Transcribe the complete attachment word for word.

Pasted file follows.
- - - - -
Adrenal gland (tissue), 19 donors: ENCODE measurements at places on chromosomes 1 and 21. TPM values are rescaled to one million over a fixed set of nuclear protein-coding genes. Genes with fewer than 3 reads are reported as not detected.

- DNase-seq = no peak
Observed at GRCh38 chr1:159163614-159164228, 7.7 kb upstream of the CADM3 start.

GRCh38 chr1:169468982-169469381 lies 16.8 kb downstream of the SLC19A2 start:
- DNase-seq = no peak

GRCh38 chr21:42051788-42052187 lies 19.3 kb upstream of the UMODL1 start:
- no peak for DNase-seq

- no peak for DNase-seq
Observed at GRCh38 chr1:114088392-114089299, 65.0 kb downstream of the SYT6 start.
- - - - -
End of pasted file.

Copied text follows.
Adrenal gland (tissue), 19 donors: ENCODE measurements at places on chromosomes 1 and 21. TPM values are rescaled to one million over a fixed set of nuclear protein-coding genes. Genes with fewer than 3 reads are reported as not detected.

- DNase-seq = no peak
Observed at GRCh38 chr1:159163614-159164228, 7.7 kb upstream of the CADM3 start.

GRCh38 chr1:169468982-169469381 lies 16.8 kb downstream of the SLC19A2 start:
- DNase-seq = no peak

GRCh38 chr21:42051788-42052187 lies 19.3 kb upstream of the UMODL1 start:
- no peak for DNase-seq

- no peak for DNase-seq
Observed at GRCh38 chr1:114088392-114089299, 65.0 kb downstream of the SYT6 start.